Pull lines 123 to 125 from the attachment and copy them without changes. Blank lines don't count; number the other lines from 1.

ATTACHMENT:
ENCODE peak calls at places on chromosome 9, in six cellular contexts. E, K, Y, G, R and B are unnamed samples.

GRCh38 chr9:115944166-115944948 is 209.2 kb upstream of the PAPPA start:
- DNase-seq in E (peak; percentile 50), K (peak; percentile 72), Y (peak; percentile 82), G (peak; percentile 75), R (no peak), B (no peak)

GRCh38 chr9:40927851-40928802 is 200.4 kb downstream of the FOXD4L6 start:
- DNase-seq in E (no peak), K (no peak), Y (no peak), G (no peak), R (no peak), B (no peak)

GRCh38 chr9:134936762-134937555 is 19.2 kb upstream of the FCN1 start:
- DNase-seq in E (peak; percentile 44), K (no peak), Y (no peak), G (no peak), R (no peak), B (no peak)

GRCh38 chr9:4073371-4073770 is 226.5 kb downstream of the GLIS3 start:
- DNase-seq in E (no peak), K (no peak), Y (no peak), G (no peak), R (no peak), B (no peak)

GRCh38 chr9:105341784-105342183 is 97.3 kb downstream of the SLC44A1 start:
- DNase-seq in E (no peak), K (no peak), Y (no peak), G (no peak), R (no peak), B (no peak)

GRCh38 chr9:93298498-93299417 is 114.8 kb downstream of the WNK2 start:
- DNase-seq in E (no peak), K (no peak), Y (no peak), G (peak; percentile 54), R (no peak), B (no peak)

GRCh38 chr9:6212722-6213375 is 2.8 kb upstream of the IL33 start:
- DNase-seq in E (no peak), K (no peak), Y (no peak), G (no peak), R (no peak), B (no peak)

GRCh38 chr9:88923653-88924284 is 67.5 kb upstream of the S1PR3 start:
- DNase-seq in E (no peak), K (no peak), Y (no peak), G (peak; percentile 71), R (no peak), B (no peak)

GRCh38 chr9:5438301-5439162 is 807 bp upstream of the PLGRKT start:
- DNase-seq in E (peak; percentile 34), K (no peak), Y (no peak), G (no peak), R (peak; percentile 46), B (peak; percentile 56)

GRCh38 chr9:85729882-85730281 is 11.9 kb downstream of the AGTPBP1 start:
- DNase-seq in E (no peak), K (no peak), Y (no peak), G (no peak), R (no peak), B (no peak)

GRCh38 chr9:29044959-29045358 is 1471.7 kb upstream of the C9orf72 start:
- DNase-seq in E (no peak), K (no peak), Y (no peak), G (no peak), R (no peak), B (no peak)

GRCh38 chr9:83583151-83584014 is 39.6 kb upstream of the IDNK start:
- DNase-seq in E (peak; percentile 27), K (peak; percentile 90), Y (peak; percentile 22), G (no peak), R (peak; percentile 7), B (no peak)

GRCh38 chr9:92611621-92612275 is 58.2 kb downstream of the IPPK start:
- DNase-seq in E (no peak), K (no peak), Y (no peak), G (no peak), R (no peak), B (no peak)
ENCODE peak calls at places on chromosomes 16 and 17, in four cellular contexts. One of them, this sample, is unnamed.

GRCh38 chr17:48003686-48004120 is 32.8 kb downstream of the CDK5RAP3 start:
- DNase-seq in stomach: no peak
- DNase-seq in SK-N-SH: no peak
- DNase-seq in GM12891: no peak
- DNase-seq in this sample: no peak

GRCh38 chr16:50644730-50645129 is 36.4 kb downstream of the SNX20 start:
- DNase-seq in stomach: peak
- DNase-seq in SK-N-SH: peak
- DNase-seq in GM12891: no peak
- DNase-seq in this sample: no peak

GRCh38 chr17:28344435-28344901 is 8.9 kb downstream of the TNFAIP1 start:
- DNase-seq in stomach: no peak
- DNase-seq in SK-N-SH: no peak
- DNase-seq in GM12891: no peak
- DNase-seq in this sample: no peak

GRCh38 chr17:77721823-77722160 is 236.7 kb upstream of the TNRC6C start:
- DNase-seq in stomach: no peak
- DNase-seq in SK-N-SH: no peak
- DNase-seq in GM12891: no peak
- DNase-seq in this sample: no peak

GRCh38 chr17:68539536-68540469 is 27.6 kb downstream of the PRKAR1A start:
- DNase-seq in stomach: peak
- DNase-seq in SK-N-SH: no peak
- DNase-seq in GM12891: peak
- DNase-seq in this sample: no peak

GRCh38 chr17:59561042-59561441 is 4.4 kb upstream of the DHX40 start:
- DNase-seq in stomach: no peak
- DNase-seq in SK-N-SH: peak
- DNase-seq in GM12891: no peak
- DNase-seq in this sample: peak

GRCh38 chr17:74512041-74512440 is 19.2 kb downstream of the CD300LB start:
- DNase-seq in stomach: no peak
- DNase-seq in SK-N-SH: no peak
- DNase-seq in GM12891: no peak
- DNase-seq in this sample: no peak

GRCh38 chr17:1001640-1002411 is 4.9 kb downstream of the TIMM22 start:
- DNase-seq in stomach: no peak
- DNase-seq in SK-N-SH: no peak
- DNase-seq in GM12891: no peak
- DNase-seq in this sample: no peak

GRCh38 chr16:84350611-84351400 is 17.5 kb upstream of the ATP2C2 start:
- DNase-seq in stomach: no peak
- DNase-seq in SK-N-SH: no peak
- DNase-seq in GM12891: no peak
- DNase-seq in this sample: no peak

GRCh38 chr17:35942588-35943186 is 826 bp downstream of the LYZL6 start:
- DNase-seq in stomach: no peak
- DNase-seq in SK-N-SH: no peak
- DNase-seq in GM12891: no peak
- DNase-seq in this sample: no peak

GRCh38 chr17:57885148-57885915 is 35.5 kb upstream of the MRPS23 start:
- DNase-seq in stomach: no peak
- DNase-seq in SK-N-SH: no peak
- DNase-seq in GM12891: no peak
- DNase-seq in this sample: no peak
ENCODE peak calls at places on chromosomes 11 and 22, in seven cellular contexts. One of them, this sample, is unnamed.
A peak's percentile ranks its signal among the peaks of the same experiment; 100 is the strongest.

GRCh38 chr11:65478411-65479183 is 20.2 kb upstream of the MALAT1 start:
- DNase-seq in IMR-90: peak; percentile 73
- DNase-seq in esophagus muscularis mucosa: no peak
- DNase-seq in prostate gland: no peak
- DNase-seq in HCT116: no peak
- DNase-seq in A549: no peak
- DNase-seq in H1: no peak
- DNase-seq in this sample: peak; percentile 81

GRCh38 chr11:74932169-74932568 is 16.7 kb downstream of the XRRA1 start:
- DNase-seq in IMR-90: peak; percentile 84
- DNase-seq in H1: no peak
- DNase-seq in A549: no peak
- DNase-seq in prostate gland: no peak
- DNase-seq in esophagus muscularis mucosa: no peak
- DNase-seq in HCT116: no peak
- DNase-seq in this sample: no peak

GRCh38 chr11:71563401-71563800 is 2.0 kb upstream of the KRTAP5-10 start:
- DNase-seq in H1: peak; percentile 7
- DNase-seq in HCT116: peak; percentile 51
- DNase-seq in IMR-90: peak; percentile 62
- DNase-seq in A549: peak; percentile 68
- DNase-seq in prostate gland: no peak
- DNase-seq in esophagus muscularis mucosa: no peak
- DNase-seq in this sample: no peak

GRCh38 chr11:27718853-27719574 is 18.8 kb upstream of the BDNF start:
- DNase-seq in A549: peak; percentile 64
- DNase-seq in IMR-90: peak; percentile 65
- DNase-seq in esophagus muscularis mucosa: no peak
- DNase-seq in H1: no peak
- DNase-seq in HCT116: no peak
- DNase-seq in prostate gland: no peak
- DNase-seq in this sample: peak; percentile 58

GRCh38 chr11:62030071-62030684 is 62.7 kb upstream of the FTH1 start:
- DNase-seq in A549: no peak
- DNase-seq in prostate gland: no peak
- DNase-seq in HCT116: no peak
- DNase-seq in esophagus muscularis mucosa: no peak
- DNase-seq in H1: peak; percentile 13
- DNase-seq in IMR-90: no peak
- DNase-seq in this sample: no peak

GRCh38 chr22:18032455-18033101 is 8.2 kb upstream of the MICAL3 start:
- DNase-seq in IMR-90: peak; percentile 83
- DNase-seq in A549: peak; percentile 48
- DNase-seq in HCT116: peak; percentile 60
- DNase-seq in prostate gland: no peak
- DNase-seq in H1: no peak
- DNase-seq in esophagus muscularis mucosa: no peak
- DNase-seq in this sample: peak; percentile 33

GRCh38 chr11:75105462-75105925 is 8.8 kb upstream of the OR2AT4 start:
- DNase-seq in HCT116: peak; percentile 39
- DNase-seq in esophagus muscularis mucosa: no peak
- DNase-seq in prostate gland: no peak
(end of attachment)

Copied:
- DNase-seq in H1: peak; percentile 13
- DNase-seq in IMR-90: no peak
- DNase-seq in this sample: no peak